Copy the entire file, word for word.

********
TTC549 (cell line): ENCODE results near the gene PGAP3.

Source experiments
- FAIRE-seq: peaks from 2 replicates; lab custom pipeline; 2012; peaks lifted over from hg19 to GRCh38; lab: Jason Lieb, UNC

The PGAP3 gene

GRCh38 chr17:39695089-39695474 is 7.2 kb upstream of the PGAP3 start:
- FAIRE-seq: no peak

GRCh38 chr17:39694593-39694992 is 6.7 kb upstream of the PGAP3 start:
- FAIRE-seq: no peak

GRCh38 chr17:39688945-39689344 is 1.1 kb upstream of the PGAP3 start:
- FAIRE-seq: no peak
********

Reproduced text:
TTC549 (cell line): ENCODE results near the gene PGAP3.

Source experiments
- FAIRE-seq: peaks from 2 replicates; lab custom pipeline; 2012; peaks lifted over from hg19 to GRCh38; lab: Jason Lieb, UNC

The PGAP3 gene

GRCh38 chr17:39695089-39695474 is 7.2 kb upstream of the PGAP3 start:
- FAIRE-seq: no peak

GRCh38 chr17:39694593-39694992 is 6.7 kb upstream of the PGAP3 start:
- FAIRE-seq: no peak

GRCh38 chr17:39688945-39689344 is 1.1 kb upstream of the PGAP3 start:
- FAIRE-seq: no peak